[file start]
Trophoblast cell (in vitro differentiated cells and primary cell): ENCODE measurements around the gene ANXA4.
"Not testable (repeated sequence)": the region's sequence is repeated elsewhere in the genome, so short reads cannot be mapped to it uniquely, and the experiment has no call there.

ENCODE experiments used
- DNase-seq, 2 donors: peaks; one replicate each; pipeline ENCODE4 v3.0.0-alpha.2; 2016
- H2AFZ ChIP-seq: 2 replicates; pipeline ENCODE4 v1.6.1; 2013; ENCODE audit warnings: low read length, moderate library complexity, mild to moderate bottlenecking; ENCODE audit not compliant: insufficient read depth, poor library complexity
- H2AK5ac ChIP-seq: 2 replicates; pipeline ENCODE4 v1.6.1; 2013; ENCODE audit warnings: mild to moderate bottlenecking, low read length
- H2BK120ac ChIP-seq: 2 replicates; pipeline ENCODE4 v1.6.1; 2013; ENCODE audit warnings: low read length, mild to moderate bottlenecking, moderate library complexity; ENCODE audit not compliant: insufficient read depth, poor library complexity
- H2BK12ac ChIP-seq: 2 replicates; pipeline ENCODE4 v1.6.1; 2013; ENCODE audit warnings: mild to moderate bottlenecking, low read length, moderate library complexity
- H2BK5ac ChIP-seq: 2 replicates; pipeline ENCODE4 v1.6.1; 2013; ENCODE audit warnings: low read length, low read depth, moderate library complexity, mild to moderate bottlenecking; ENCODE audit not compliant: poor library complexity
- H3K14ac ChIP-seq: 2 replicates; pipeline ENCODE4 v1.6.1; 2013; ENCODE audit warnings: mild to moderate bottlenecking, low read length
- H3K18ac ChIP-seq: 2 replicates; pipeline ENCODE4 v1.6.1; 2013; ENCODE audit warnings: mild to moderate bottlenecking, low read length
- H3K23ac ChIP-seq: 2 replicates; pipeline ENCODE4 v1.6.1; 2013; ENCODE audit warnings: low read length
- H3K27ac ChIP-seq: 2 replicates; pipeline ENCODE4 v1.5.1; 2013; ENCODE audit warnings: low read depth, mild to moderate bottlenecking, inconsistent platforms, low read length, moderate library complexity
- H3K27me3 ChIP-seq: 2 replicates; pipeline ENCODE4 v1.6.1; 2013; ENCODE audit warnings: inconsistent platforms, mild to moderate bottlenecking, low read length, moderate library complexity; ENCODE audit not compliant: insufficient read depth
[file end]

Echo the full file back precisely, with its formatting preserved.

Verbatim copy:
Trophoblast cell (in vitro differentiated cells and primary cell): ENCODE measurements around the gene ANXA4.
"Not testable (repeated sequence)": the region's sequence is repeated elsewhere in the genome, so short reads cannot be mapped to it uniquely, and the experiment has no call there.

ENCODE experiments used
- DNase-seq, 2 donors: peaks; one replicate each; pipeline ENCODE4 v3.0.0-alpha.2; 2016
- H2AFZ ChIP-seq: 2 replicates; pipeline ENCODE4 v1.6.1; 2013; ENCODE audit warnings: low read length, moderate library complexity, mild to moderate bottlenecking; ENCODE audit not compliant: insufficient read depth, poor library complexity
- H2AK5ac ChIP-seq: 2 replicates; pipeline ENCODE4 v1.6.1; 2013; ENCODE audit warnings: mild to moderate bottlenecking, low read length
- H2BK120ac ChIP-seq: 2 replicates; pipeline ENCODE4 v1.6.1; 2013; ENCODE audit warnings: low read length, mild to moderate bottlenecking, moderate library complexity; ENCODE audit not compliant: insufficient read depth, poor library complexity
- H2BK12ac ChIP-seq: 2 replicates; pipeline ENCODE4 v1.6.1; 2013; ENCODE audit warnings: mild to moderate bottlenecking, low read length, moderate library complexity
- H2BK5ac ChIP-seq: 2 replicates; pipeline ENCODE4 v1.6.1; 2013; ENCODE audit warnings: low read length, low read depth, moderate library complexity, mild to moderate bottlenecking; ENCODE audit not compliant: poor library complexity
- H3K14ac ChIP-seq: 2 replicates; pipeline ENCODE4 v1.6.1; 2013; ENCODE audit warnings: mild to moderate bottlenecking, low read length
- H3K18ac ChIP-seq: 2 replicates; pipeline ENCODE4 v1.6.1; 2013; ENCODE audit warnings: mild to moderate bottlenecking, low read length
- H3K23ac ChIP-seq: 2 replicates; pipeline ENCODE4 v1.6.1; 2013; ENCODE audit warnings: low read length
- H3K27ac ChIP-seq: 2 replicates; pipeline ENCODE4 v1.5.1; 2013; ENCODE audit warnings: low read depth, mild to moderate bottlenecking, inconsistent platforms, low read length, moderate library complexity
- H3K27me3 ChIP-seq: 2 replicates; pipeline ENCODE4 v1.6.1; 2013; ENCODE audit warnings: inconsistent platforms, mild to moderate bottlenecking, low read length, moderate library complexity; ENCODE audit not compliant: insufficient read depth